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Healthcare in Malta

I’ve mentioned healthcare in Malta a few times on the blog but thought it was time to sit and do a definitive guide to healthcare and how doctors and hospitals in Malta work, to help you make the most out of your experience and know what you expect.

Free Healthcare in Malta

Free GP Surgeries

If you pay tax in Malta, then you are entitled to free healthcare. There are a number of free doctor clinics across the island called ‘polyclinics’ and here you can find a list of all doctor clinics in Malta. A few things to know;

  • You can’t make an appointment to see a GP.
  • The clinics are usually absolutely rammed meaning doctors are rushed and stressed.
  • In my opinion you wont get the best service here.

These clinics are generally utter chaos. I don’t think there is any decent patient filing system. Some people seem to go in with folders but I’ve never been given one and when I go the doctor doesn’t make any notes on me so each time you go the doctor has no idea about you or your history.

There is no proper ticket or queueing system. You simply walk into a crowded room and have to find out for yourself who was last in to make sure you go in after them. Chaos.

Free Hospital

I believe there is one free hospital on the island, which is Mater Dei, although there are other specialist hospitals that you might be referred to, which are also free. For example Sir Paul Boffa Hospital in Floriana, which deals with skin complaints.

Mater Dei has an A&E department but like most, it’s busy and should only be used in case of an emergency. Do not over work these poor healthcare workers.

In my experience the hospital is big, clean and the staff are professional and friendly.

Private Healthcare in Malta

Now, private healthcare is just healthcare you pay for, and not necessarily part of some plan. If you can afford a healthcare plan, I’d 100% recommend it, but even those on a budget can take advantage of certain aspects.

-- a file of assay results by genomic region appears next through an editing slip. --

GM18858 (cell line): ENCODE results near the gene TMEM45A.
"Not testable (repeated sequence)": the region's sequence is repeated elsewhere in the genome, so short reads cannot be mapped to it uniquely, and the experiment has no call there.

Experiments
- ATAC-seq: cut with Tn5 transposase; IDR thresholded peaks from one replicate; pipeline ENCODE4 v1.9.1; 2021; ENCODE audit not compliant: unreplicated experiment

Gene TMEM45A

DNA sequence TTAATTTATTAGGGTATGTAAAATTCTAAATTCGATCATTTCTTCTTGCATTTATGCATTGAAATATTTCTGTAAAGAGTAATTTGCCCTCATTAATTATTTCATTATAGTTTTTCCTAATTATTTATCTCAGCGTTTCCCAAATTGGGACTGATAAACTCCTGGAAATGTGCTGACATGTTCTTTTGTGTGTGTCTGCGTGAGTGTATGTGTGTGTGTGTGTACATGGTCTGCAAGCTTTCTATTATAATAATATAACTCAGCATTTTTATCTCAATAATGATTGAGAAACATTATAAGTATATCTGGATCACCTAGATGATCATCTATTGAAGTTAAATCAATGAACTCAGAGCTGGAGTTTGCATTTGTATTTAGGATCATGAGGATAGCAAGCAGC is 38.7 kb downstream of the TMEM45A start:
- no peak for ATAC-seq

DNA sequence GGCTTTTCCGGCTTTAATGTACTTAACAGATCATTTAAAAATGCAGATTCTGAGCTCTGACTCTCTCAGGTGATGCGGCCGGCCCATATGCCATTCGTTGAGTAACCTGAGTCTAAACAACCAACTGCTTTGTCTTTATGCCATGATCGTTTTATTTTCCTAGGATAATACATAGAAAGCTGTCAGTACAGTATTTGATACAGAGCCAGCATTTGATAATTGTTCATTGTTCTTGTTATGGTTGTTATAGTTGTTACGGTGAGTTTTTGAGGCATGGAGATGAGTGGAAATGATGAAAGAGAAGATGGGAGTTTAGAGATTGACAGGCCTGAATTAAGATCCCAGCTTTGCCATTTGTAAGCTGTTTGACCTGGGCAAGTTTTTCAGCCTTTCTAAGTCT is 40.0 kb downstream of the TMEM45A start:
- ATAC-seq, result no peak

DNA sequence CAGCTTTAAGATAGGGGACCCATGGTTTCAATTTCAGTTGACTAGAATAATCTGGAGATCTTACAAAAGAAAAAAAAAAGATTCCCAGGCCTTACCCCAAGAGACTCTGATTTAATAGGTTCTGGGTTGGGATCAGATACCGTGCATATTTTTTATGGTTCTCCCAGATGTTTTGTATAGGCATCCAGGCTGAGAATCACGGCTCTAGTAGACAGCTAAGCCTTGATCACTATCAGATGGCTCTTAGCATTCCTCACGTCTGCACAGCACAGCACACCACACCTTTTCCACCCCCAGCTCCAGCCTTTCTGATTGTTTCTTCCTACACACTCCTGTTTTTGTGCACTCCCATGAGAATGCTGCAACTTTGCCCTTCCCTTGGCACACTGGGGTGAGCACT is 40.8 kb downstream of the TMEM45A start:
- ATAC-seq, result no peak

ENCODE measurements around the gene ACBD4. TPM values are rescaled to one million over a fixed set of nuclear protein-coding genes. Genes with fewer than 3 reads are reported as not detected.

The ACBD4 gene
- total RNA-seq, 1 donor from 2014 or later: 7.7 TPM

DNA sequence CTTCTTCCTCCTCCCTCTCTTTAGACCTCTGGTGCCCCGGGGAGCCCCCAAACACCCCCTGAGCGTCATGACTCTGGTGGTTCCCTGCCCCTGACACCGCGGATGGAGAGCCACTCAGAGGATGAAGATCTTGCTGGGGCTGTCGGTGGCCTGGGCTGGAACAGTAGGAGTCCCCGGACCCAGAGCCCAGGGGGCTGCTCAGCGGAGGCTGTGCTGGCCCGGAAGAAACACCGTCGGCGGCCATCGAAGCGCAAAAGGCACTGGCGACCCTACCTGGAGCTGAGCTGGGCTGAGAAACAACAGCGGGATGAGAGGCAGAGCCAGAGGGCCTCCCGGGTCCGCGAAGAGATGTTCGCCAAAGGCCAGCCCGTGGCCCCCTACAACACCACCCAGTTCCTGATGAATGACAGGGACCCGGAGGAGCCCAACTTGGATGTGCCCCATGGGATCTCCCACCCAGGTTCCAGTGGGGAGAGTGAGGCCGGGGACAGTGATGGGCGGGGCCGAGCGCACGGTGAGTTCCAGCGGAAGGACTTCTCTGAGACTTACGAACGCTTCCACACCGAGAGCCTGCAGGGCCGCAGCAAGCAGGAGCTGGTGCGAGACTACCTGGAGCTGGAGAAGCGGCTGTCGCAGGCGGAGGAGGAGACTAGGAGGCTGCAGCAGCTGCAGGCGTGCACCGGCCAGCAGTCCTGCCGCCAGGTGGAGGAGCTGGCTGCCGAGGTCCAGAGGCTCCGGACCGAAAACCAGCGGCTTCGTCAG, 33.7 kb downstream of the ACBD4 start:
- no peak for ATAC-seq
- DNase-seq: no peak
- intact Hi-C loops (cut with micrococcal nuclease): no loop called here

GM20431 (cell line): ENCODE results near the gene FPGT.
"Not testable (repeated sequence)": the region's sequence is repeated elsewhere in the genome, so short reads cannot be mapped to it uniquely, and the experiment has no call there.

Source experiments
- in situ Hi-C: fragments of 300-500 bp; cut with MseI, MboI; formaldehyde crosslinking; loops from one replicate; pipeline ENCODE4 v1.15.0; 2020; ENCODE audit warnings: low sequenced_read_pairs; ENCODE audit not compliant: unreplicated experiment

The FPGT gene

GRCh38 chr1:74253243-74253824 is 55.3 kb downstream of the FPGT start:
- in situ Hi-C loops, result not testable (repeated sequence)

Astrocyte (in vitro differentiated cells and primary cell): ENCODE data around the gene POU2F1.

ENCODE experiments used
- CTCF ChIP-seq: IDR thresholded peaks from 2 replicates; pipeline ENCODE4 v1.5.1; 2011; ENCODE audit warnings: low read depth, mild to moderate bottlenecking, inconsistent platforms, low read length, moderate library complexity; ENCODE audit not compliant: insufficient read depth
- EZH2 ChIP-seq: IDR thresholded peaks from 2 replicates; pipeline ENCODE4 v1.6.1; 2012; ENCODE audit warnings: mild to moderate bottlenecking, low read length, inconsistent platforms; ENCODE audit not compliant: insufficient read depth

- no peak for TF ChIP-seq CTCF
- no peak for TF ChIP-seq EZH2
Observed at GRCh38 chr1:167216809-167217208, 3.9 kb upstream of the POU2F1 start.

Private Doctors

If you don’t have any kind of private health insurance, you can still use private doctors at a very affordable rate. The doctors at private hospitals will be more expensive, as will specialists but most pharmacies on the island have a resident GP which you can pay to see.

  • Pharmacy GP: €10 – €20 per appointment.
  • Private hospital GP: €20 – €80 per appointment.
  • Dermatologist: €30 – €70 per appointment.

Then, if any of them believe you need further treatment or checks, they will ask if you want to go private (either pay as you go, or on a plan) or whether you prefer to use the free government facilities. When it comes to seeing a GP for whatever reason I’d always recommend paying the €10 – €20 and visiting a pharmacy doctor. In general they are much less chaotic with queueing, the doctors are less stressed and rushed and you are already in the pharmacy if you need to buy any prescriptions. I personally like the resident GP at Melita Pharmacy in St Julians.

Private Healthcare Insurance

Private healthcare is, in my opinion, pretty affordable in Malta. I don’t know how it compares to the rest of the world, but my last plan (I had it through my work) was around €300 per year and that covered pretty much any medical procedure- doctors appointments, operation, treatments etc. Of course, nothing cosmetic, unless medically required, but it was very extensive. Depending on your age and situation the prices will vary but I’d recommend getting a quote from Atlas Healthcare if you’re interested.

Private Hospitals

There are a number of private hospitals across the island and you can either pay for your treatments, or use them if you have private health insurance. Paying to go private for a procedure (without insurance) will be expensive, so personally I use private hospitals only to see the specialist Dermatologist. If she referred me for any additional treatment (light therapy for example), I’d always go for the free government option, but as a skin specialist, she’s worth forking out the fee.

Private hospitals in Malta are impeccable. Years ago Joe had to have an emergency (not life threatening!) operation and as he had insurance at the time he went to St James in Sliema and the whole process was as smooth as an operation could be. He had his own private room, which I stayed in whilst he was in theatre and we both slept in afterwards, it even had it’s own bathroom. They brought us sandwiches when he was finished too and the place was spotless and everyone was helpful and friendly.

My Advice

  • Get private health insurance if you can afford it.
  • But if not, if you need to see a GP, pay the small fee to see one at your local pharmacy.

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